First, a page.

'There is a general impression that the time has come when a first class weekly paper, in a form somewhat different from the weeklies now in circulation, would prove a success in Western Australia. Hitherto the weekly journals here have been but the Saturday or Wednesday issues of the dailies. This want of a weekly on a distinct footing, and acceptable to all sections of the population, the Proprietors of the West Australian have determined to endeavour to supply, by publishing every Saturday, a new paper to be called The Western Mail.
'The new journal will contain a re-print of so much of the week's news from West Australian as may be thought of general interest. In addition it will have Original Articles, Notes, and Essays on various subjects, following, indeed, in all respects the example of similar weeklies in Eastern Australasia. Great attention will be devoted to the Farm and Station, the fullest information being given on all Agricultural and Pastoral questions, Sporting items of all kinds will form a leading feature. In lighter departments, short Tales and serial Stories will appear in each issue. Wit and Humour, Riddles, and other amusing items of all kinds will find a place in its columns. In short it is trusted that what the Australian, Sydney Mail, Queenslander and Observer are to their respective colonies, The Western Mail may prove to Western Australia.’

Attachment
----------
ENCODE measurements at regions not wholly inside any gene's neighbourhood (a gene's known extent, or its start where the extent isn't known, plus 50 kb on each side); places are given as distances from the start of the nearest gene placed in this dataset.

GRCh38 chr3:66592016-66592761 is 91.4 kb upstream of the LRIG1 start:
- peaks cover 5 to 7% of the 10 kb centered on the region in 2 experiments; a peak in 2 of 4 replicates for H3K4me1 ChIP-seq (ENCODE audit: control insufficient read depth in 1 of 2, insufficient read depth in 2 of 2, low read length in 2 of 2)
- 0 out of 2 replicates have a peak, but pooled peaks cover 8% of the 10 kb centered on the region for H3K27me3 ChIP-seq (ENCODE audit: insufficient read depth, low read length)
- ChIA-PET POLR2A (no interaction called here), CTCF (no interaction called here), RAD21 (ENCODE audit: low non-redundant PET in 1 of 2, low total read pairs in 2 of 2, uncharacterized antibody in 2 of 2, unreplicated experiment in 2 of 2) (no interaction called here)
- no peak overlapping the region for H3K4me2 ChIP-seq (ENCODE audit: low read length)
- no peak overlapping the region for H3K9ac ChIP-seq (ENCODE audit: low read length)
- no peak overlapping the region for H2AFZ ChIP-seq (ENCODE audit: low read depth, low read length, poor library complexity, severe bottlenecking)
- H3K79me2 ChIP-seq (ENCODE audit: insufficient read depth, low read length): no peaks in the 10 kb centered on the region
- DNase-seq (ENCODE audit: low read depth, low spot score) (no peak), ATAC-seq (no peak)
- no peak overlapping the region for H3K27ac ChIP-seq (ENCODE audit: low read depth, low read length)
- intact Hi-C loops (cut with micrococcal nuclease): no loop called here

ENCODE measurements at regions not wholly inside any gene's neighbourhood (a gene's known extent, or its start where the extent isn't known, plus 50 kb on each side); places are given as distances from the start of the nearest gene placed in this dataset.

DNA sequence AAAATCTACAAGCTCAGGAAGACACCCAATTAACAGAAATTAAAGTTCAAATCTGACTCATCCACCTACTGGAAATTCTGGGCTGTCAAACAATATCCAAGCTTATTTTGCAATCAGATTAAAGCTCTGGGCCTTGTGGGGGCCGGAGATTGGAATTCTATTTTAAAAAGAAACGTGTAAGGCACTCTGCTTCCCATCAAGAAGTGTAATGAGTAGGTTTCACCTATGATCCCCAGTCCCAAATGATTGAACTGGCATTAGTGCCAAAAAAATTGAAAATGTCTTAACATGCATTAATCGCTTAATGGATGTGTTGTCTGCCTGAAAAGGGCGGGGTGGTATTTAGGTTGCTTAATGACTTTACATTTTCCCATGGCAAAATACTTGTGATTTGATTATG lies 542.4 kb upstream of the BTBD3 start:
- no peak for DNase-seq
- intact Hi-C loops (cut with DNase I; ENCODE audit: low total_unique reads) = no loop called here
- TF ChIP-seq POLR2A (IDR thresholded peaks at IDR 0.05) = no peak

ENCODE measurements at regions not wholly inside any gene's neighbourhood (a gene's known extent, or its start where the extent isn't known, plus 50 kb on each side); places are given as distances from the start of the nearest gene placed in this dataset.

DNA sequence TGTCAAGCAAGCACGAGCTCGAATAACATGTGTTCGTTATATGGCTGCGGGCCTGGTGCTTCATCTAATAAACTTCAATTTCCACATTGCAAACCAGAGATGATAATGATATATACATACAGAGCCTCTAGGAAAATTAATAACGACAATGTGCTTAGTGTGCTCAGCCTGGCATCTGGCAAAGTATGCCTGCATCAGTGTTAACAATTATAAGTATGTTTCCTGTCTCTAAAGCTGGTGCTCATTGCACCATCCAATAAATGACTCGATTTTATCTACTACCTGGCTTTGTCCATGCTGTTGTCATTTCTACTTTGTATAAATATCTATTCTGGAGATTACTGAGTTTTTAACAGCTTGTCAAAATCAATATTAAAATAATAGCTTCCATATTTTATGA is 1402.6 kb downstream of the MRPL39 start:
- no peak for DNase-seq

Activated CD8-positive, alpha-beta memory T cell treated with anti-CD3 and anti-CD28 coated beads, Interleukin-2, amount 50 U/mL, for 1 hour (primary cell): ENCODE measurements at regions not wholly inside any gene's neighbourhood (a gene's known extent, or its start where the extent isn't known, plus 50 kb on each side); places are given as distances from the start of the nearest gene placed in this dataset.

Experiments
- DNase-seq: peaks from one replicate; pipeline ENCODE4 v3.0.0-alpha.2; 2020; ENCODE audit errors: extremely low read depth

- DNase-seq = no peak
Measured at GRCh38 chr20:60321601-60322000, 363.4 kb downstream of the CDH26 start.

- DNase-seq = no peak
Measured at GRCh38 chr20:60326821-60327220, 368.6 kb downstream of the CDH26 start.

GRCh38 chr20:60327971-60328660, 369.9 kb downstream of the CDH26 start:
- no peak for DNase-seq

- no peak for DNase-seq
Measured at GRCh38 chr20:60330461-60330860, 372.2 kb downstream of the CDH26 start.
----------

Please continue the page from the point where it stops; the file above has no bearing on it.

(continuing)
Source: 'A New Weekly Journal.' Western Mail 19 December 1885: 3
Christmas supplement (later Christmas or Annual) issue (also published each year from 1897). The annual was still published in 1955 and 1956, following the cessation of regular issues.
Other supplements: State Centenary no. 1929; Centenary of the West Australian (1933); Countryman's Magazine (vol. 1 no. 1 (18 August 1949) - vol. 2 no. 8 (9 April 1951)); Women's Magazine (21 March 1946 - 23 October 1947)
Three men looking for a way to reach the new diggings in the Kimberley 'borrow' a boat in which to make the journey.
'[D]etectives with international reputations work with some of the most notorious criminals to unearth a gang of racketeers.'
'Equal to Edgar Wallace's Best', Advertiser, 9 August 1932, p.4.
When Jim and Wally want to enlist in the British Army, the people of Billabong pack up and head to London.